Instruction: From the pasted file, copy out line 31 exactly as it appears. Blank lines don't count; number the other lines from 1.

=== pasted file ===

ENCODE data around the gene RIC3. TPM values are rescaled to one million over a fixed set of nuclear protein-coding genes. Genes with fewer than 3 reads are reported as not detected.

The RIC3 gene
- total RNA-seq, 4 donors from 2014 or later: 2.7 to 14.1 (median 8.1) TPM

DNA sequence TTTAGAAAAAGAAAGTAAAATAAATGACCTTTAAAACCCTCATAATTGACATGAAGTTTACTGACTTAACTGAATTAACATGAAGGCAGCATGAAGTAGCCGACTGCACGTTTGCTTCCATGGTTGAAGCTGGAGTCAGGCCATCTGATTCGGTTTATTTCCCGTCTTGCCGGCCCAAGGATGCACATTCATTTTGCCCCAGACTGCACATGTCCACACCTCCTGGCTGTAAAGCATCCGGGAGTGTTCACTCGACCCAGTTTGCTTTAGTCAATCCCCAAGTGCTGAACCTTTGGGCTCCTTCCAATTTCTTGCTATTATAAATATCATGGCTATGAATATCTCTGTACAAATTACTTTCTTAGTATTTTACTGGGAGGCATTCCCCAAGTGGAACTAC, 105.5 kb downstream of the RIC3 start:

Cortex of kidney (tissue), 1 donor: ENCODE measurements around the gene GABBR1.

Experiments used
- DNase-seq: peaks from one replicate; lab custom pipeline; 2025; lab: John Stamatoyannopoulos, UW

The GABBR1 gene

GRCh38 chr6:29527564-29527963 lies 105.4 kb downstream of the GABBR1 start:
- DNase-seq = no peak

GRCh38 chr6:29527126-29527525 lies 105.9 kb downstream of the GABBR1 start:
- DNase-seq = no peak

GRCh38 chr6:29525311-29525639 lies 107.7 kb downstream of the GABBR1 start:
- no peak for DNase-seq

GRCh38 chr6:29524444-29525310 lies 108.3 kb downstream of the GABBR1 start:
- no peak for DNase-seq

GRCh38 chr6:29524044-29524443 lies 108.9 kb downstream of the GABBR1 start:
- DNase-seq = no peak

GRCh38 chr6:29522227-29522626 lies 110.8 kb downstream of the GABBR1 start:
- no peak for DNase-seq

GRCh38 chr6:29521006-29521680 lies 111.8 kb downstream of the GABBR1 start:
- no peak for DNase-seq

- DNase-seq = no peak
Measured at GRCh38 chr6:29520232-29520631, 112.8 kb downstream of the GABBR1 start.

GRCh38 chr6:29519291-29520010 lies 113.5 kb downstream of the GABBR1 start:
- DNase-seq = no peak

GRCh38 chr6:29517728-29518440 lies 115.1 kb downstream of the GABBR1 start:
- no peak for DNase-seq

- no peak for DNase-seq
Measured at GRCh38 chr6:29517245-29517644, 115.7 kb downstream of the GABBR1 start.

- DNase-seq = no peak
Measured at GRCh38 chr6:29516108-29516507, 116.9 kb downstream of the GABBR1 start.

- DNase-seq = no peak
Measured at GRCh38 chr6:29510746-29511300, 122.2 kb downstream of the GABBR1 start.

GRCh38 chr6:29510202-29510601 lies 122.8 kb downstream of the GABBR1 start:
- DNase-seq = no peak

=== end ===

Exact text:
- DNase-seq = no peak